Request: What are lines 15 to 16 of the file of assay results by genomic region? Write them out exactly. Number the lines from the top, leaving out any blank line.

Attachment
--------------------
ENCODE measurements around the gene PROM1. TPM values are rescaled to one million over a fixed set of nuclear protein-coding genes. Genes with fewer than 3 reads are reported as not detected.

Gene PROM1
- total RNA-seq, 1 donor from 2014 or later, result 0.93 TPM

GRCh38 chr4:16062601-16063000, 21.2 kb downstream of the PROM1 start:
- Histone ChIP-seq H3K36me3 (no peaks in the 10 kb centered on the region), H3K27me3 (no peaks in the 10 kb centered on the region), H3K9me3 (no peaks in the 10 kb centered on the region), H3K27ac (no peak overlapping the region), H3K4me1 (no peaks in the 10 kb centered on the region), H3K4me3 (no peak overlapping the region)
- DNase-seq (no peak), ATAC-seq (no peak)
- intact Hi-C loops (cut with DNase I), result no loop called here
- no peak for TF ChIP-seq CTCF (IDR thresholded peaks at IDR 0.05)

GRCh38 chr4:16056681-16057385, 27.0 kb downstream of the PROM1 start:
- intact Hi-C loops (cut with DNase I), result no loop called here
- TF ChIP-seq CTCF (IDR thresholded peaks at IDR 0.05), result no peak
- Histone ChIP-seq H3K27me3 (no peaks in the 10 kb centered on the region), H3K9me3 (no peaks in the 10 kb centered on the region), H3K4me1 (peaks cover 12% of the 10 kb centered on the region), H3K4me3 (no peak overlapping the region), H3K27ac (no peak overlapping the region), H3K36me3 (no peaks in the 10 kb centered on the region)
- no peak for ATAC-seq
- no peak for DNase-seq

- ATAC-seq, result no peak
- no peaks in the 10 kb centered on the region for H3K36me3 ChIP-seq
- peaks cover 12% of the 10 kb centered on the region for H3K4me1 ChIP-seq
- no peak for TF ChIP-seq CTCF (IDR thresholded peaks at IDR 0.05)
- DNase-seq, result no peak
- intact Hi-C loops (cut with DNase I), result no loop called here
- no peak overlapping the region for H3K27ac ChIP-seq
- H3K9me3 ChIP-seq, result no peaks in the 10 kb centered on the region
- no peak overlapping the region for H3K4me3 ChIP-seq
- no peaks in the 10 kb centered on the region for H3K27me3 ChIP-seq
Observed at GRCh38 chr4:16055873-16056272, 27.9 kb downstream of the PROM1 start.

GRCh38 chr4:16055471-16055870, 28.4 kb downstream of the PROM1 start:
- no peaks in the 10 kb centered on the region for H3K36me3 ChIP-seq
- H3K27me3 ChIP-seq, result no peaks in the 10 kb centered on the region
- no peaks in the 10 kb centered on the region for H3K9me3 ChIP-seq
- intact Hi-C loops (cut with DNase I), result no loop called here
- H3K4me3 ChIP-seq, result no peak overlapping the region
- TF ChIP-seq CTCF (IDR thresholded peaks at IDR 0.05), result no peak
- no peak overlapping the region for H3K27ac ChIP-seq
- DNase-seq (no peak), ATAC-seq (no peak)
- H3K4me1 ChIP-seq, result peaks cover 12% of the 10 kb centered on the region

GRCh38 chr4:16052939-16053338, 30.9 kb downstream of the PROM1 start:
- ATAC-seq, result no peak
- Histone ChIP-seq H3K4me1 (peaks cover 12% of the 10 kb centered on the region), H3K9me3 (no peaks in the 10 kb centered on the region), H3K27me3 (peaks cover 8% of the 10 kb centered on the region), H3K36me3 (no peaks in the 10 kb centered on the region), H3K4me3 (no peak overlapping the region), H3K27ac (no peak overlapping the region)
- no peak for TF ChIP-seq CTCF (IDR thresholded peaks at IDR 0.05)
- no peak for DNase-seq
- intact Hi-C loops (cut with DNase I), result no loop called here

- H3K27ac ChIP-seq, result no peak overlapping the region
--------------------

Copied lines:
- ATAC-seq, result no peak
- no peaks in the 10 kb centered on the region for H3K36me3 ChIP-seq